However, because VAERS is based on voluntary self-reporting, researchers can't confidently tie every case to the RSV vaccinations, Hause emphasized. Because of this uncertainty, "CDC and FDA are conducting additional safety evaluations in other vaccine safety systems," she said. 

Guillain-Barré syndrome often appears after an infection with viruses or bacteria, said Maria Pino, a pharmacologist and associate professor at the New York Institute of Technology's medical school who has written about the RSV vaccines. Similar to the new shots, a 1976 swine flu vaccine was also linked with a slightly increased risk of the syndrome. 

The precise link between some infections and vaccinations and the autoimmune syndrome is unknown. However, it likely has something to do with the body's natural immune response to these types of triggers going rogue and turning against the wrong target, Pino told Live Science. 

Health officials still recommend getting the RSV vaccines because the risk of developing Guillain-Barré is so low compared with the risk posed by an RSV infection, said Dr. Simon Drysdale, a pediatric infectious disease specialist in the Oxford Vaccine Group. For adults over 60 living in high-income countries, their risk of dying from RSV if they're hospitalized with the infection is 7%, Drysdale said, citing 2023 research published in the journal Influenza and Other Respiratory Viruses

Unlike the flu or COVID-19, there is no antiviral treatment available for RSV. Rather, treatment involves maintaining a person's vitals in the hope the infection subsides on its own. 

"You've got a very, very, very small risk of a significant side effect [from vaccination], versus a much higher risk of having a significant outcome from having RSV disease," Drysdale told Live Science.

For patients deciding whether to get an RSV vaccine, the best source of information is always their own doctor, Pino said. During that discussion, doctors and patients can weigh that specific person's risk factors for RSV complications. Those who face a heightened risk include people with compromised immune function, chronic lung disease and chronic heart disease, as well as those ages 75 and older and those living in long-term care facilities, Hause said.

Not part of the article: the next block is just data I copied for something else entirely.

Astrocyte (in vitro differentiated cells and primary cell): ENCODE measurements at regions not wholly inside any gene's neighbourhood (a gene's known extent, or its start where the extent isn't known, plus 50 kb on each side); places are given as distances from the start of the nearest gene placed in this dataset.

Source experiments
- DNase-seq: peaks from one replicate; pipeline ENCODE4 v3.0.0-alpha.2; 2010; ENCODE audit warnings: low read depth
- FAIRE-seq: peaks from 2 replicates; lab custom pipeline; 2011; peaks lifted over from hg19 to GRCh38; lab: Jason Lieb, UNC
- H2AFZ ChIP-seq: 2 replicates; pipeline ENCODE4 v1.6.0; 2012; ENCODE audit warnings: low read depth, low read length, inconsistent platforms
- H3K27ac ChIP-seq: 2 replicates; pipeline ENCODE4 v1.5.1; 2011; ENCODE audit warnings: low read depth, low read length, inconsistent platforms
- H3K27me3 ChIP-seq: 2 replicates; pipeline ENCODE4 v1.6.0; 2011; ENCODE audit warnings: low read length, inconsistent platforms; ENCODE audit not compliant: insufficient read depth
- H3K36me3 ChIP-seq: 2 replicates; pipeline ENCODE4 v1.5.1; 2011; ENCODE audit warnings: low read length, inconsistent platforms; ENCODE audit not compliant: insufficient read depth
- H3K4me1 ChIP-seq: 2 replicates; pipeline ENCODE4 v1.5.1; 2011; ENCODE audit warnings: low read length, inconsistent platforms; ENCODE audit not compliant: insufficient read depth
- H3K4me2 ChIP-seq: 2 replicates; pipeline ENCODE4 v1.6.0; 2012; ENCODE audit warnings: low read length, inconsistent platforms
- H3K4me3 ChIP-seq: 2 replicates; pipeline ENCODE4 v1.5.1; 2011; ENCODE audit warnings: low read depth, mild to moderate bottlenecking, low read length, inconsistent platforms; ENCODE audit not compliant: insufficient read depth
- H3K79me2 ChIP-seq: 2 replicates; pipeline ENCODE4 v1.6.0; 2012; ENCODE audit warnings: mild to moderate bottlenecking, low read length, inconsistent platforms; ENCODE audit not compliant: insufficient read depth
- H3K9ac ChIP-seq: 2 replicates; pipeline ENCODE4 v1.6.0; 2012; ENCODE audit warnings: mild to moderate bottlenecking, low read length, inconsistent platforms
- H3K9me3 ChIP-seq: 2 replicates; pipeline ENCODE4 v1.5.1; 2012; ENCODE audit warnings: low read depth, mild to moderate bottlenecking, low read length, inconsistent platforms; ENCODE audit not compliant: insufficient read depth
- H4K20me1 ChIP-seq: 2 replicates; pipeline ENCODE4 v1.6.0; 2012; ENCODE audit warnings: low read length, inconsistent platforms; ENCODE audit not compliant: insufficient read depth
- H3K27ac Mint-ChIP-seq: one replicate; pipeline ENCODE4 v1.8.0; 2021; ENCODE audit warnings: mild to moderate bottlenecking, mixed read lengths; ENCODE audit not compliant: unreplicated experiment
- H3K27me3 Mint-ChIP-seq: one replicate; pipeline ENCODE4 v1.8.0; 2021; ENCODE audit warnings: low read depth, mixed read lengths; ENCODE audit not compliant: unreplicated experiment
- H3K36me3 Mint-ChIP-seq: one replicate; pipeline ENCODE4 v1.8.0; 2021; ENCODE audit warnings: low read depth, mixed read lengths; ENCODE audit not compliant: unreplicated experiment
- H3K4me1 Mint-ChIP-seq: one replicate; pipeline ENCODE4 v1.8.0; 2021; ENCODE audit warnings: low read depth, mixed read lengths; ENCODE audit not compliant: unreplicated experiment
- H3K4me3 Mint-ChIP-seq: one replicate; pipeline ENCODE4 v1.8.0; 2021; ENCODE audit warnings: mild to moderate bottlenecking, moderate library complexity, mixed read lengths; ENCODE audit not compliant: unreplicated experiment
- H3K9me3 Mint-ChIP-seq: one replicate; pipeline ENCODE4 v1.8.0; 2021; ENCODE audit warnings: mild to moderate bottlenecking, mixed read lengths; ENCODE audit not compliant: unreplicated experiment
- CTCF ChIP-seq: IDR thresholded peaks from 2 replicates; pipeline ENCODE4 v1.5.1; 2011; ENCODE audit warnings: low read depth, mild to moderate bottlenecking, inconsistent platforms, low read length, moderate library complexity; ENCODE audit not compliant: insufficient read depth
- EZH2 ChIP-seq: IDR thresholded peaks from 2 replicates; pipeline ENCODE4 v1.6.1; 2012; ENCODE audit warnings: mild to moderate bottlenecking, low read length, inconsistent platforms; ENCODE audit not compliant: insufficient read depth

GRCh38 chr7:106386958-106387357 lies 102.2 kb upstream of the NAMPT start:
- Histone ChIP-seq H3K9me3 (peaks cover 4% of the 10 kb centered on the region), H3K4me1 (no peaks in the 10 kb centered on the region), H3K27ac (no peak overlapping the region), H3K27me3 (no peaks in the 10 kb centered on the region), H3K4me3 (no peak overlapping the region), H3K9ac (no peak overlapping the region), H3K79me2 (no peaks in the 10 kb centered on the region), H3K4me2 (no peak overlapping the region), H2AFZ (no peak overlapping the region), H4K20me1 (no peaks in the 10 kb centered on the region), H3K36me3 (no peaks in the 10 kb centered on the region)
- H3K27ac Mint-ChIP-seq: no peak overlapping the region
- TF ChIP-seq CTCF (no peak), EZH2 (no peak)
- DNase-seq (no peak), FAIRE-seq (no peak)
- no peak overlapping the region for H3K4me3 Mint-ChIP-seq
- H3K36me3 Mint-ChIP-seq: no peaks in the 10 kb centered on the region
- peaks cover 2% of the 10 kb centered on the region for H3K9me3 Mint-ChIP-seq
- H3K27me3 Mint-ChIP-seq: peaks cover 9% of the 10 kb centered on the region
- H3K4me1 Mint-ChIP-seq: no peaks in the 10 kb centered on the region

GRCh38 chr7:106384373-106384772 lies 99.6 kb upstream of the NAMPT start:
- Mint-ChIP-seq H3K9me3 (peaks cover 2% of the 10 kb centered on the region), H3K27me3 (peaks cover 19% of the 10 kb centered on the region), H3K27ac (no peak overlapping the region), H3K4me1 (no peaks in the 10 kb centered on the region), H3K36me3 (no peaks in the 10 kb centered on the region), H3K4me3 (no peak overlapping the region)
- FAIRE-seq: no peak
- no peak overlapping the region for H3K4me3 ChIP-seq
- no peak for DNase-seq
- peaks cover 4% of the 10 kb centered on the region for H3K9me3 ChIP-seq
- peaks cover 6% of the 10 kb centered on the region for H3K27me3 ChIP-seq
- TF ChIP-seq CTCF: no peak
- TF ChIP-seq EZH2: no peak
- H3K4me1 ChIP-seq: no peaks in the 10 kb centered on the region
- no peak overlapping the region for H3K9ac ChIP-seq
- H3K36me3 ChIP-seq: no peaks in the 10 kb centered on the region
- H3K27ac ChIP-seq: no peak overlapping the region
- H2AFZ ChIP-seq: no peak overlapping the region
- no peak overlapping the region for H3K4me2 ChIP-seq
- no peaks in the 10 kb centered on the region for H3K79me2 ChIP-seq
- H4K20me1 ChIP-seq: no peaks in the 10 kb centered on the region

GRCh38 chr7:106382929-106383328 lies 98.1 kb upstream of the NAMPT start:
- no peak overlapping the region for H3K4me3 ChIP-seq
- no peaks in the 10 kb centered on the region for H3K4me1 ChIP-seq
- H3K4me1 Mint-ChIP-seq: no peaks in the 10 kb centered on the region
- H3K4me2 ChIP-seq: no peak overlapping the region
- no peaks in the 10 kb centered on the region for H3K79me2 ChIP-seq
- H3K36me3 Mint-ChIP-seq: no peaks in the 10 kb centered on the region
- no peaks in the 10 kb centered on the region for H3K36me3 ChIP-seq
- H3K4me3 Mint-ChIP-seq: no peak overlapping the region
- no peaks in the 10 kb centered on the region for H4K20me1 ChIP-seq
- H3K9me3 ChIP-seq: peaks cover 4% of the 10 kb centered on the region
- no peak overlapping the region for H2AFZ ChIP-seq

Other risk factors include frequent contact with children, who carry and spread the virus easily, Drysdale said, as well as chronic kidney disease, which is associated with a high risk of hospitalization from RSV

"For the vast majority of people," Drysdale said, "the benefit is going to significantly outweigh the risk." 

This article is for informational purposes only and is not meant to offer medical advice.

Ever wonder why some people build muscle more easily than others or why freckles come out in the sun? Send us your questions about how the human body works to with the subject line "Health Desk Q," and you may see your question answered on the website!

Stephanie Pappas
Live Science Contributor

Stephanie Pappas is a contributing writer for Live Science, covering topics ranging from geoscience to archaeology to the human brain and behavior. She was previously a senior writer for Live Science but is now a freelancer based in Denver, Colorado, and regularly contributes to Scientific American and The Monitor, the monthly magazine of the American Psychological Association. Stephanie received a bachelor's degree in psychology from the University of South Carolina and a graduate certificate in science communication from the University of California, Santa Cruz.